This video (auto-captioned-uncorrected), takes 20 minutes to watch and covers just one way captioning unscripted content can be done inexpensively with some widely available tools.

Warpwire

On a pedagogical note, some services – like Warpwire, include the ability to search captions and locate in the video where specific words are said (as of 2.0 release).  This opens up a slightly different way for instructors to provide content and check to see if students are attending to what’s being shared in the video.  As an undergraduate student, many of my instructors would provide guide-sheets that were filled with low-level Blooms Taxonomy type questions.  These were great because they helped guide me through the required reading – providing a structure for what I needed to focus on. The same thing can be accomplished by using a caption search function in services – such as Warpwire.  Video provides a great way for students to not only watch, rewatch and review content (making delivery of the content consistent), but could also be paired with closed captions (or transcript), so students can attend to – focus on parts of the content as they work through it. While this isn’t a ‘break through’ use of technology – it is of course just an adaption – yet it leverages students capacity to search and provides a means of helping them attend to the content actively.

Setting dates for an Assessment

Setting dates for what’s due in a course is often a complex process even if you’re not using some sort of digital mechanism to do so – making sure to include your late policy, correct for official out of class dates and long holidays can be a challenge.  It can be done though by thinking about things ahead of time and knowing how to set them in the course.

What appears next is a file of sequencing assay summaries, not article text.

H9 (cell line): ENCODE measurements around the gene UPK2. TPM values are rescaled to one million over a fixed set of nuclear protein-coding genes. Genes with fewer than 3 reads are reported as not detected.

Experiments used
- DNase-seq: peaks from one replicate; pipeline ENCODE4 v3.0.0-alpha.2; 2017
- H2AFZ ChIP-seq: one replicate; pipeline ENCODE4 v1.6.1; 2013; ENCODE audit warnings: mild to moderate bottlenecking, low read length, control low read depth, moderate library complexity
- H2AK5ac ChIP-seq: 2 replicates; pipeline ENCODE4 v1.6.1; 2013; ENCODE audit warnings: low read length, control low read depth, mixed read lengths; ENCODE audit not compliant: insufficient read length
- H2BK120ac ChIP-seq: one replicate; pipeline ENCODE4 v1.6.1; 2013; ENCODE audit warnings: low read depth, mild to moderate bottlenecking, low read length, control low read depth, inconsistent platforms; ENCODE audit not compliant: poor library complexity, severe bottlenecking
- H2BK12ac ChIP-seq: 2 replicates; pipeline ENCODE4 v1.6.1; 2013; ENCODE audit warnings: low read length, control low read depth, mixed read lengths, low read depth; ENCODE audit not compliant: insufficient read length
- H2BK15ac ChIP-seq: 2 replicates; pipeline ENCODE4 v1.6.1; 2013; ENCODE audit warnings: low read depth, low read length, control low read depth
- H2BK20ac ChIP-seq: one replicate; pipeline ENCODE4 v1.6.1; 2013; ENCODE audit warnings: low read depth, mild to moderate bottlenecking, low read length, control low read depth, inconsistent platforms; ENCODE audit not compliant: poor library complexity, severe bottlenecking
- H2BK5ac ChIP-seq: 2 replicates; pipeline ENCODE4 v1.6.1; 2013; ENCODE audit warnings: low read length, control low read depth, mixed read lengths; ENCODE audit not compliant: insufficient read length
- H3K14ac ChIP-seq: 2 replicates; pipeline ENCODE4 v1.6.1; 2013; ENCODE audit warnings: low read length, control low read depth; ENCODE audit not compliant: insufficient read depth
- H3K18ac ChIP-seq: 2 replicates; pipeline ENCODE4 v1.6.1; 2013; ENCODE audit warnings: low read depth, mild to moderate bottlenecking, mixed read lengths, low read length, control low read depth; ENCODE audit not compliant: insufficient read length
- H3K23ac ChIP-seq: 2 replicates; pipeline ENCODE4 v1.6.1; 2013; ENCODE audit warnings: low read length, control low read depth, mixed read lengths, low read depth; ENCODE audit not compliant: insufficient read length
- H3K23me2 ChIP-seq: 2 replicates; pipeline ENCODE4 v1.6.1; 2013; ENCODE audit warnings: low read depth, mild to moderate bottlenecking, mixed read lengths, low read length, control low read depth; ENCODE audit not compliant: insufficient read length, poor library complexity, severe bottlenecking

When using Tests and Quizzes in a course for assessment, setting the dates is pretty simple, esp. if it’s the only thing you’re doing. Creating an assessment is another conversation entirely (because it’s also a complex concept – depending on what you’re trying to do).

If you’ve been given a course to prep, or if you’ve already got your assessments built in Sakai and just need to make them ready for students to take, you can follow the directions for each assessment:

Step 1. In the course, go to Tests and Quizzes

Step 2. Below the Create from Scratch area, on the Working Copies tab (a), select Settings from the Select Action drop down menu (b) for the Quiz you want to adjust or change.

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Step 3. On the new page, in the Availability and Submissions section, select the new available, due and late acceptance dates, and other settings as you deem necessary.

Step 4. Select Save Settings and Publish

Step 5. Confirm the setting and choose notification settings.

Step 6. Select the Publish button.

 

That’s it.  Note, also once an assessment is published, if you need to adjust the date/time again, be sure to do so from the Published Copies tab, instead of the Working Copies tab. As long as you’ve not changed the assessment title, if you’ve inserted it previously into a Lesson, it should be good to go. If it doesn’t seem to work from there, just go to the Lesson, and re-insert the link to the assessment, using the Add Content menu.

A course intro. idea

Lots of online courses look to provide a means of introduction – specifically as a way to warm students up to others taking the course. There’s bound to be some means of engagement of students one with another (or at least there should be). While it’s easy to tell students, “state your name, where you’re from and something unique about yourself”, doing so is an old and rather tired prompt.